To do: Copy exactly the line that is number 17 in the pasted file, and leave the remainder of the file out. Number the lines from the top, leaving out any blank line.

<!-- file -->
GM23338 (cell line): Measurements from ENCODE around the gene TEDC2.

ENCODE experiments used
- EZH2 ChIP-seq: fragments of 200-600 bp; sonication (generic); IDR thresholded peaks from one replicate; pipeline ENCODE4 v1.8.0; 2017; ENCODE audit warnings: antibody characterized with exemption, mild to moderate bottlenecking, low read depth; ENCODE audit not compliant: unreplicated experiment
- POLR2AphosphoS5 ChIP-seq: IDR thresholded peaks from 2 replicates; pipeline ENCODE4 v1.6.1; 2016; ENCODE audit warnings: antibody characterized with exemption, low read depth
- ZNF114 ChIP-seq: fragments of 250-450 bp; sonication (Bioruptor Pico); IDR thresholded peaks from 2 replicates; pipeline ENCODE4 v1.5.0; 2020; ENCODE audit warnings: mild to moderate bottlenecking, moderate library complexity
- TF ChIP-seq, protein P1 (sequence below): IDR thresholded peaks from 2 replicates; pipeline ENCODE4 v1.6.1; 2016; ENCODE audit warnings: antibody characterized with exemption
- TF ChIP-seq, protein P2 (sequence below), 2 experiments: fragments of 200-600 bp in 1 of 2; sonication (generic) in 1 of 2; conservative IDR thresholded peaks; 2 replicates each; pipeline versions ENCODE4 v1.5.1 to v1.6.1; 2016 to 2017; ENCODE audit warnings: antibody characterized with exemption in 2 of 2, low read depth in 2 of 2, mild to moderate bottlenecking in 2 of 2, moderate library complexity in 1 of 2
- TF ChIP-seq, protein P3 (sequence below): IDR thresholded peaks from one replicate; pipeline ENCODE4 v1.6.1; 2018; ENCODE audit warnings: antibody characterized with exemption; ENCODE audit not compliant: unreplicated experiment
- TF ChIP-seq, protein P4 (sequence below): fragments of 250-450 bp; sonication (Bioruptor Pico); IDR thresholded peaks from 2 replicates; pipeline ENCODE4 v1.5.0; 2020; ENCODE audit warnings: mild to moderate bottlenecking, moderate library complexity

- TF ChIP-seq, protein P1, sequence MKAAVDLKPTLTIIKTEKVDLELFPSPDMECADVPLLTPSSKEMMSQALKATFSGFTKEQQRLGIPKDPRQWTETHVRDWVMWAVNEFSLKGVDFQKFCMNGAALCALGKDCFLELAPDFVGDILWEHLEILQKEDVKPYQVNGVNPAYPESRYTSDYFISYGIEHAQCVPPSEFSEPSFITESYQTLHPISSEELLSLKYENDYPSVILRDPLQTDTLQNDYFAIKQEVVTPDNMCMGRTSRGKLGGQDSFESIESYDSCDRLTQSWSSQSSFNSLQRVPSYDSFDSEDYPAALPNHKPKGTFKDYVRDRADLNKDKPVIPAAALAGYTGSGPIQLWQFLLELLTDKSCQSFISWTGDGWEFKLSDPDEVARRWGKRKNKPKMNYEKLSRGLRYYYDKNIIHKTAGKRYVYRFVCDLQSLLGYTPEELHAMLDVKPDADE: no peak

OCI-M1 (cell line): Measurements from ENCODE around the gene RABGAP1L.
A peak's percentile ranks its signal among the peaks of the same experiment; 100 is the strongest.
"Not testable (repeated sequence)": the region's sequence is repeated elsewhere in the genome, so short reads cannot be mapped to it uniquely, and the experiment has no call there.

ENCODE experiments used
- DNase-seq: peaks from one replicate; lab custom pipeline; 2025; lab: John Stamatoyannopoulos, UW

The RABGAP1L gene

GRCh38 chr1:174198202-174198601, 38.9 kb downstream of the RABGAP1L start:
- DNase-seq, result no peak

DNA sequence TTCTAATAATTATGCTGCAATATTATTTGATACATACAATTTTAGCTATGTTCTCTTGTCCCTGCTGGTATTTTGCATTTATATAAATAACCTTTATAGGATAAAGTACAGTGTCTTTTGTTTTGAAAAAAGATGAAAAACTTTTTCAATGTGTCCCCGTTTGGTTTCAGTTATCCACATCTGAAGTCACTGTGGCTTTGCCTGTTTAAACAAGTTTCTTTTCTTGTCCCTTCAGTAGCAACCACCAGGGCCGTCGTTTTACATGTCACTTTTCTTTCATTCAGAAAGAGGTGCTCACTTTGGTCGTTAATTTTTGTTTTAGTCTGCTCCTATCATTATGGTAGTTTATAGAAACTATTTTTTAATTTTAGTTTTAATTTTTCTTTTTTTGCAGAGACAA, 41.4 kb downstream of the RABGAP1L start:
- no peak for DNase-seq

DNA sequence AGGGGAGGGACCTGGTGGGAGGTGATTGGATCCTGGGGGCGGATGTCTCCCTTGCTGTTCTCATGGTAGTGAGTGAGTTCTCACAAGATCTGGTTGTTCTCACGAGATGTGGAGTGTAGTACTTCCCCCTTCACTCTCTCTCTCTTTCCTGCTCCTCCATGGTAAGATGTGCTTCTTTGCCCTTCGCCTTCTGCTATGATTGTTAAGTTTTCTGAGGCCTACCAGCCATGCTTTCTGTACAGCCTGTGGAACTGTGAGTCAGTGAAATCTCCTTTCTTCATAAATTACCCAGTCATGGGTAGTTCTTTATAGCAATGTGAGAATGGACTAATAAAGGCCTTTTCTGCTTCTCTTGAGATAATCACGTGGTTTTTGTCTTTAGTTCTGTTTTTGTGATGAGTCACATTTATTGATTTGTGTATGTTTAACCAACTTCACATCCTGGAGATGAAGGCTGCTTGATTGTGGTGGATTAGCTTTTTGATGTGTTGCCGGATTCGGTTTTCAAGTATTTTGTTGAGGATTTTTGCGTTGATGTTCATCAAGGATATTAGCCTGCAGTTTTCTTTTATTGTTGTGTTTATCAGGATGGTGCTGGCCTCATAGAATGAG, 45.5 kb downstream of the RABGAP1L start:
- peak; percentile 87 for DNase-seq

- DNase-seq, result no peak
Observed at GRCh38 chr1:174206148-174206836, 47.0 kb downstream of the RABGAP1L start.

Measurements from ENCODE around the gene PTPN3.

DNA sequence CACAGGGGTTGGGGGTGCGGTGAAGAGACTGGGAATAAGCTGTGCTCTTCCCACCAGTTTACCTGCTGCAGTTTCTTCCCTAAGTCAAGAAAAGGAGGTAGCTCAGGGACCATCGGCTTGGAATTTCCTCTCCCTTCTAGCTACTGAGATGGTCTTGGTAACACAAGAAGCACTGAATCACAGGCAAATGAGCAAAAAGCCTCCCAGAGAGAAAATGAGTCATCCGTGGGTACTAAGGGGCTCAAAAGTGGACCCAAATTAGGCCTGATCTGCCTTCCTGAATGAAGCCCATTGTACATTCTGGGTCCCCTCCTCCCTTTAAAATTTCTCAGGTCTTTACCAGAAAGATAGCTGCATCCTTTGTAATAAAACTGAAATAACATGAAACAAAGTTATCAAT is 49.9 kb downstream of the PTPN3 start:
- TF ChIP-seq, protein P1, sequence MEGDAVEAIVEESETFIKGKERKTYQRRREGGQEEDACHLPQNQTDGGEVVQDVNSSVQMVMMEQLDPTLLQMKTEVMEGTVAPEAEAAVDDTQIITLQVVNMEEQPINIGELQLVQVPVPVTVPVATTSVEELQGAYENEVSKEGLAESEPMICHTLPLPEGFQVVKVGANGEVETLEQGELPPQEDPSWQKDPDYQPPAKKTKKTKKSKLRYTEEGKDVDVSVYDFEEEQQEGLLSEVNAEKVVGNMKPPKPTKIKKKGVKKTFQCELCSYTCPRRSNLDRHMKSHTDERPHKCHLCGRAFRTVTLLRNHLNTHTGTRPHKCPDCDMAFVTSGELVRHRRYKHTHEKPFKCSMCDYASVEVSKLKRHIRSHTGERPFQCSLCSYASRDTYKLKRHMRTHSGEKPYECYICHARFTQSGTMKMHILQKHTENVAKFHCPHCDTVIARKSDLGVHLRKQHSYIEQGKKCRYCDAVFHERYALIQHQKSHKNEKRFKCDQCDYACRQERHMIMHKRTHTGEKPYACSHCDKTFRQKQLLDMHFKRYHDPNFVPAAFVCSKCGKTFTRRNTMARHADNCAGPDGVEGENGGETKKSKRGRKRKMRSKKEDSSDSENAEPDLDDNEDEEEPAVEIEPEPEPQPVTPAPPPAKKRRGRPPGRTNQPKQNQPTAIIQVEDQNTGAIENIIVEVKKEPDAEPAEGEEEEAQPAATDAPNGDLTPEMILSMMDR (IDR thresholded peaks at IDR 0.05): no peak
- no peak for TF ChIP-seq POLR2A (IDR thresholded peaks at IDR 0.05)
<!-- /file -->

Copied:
GRCh38 chr1:174198202-174198601, 38.9 kb downstream of the RABGAP1L start: